A moonbow, also referred to as a moon rainbow or lunar rainbow, is a rainbow that emerges from moonlight instead of direct sunlight. Its formation closely mirrors that of a solar rainbow, as it is engendered by light being refracted through airborne water droplets, often originating from rain or a cascading waterfall. These moonbows invariably manifest on the opposite side of the sky from the observer’s perspective, in relation to the Moon.
The concept of moonbows has even found mention in Aristotle’s Meteorology, believed to have been composed around 350 BC. Yet, moonbows exhibit a notably subtler appearance compared to their daytime counterparts, as the moon’s illumination is comparatively feeble. Consequently, discerning distinct colors within a moonbow is challenging for the human eye, since the dimness of the reflected light fails to activate our color receptors. As a result, moonbows tend to appear predominantly white. However, the vibrant colors of moonbows can be captured through extended exposure in photography.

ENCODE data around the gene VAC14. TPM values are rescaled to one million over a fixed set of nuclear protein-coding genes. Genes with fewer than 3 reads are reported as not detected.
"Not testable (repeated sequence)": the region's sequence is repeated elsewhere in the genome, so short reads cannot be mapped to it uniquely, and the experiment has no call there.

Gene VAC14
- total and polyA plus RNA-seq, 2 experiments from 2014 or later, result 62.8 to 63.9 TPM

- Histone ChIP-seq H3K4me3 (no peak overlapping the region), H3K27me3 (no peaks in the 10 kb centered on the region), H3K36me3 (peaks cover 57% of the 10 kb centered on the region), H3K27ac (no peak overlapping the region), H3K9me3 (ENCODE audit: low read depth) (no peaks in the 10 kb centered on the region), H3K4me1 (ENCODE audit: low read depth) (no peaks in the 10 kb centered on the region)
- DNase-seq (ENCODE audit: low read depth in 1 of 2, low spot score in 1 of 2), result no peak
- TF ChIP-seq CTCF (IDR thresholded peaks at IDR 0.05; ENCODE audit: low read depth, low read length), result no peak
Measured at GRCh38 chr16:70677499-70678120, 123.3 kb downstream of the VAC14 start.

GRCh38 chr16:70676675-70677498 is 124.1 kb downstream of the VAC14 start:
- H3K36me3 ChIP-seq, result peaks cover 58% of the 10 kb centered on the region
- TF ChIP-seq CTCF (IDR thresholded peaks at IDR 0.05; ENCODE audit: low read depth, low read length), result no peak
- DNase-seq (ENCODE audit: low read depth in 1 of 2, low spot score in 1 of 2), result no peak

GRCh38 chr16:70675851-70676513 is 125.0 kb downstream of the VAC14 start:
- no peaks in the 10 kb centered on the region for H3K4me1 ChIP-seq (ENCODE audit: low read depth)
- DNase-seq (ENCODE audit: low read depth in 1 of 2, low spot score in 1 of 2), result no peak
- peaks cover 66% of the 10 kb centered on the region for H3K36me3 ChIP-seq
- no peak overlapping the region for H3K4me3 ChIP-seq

Moonbows are most effectively observed during nights of a full moon, particularly when the moon is in its brightest phase and not concealed by cloud cover. Additionally, the moon should be situated low in the sky, with an elevation of at least 42 degrees. To optimize visibility, the night sky should remain shrouded in complete darkness. Although a full moon naturally imparts some illumination to the sky, moonbows can still be perceived for a period of two to three hours following sunset.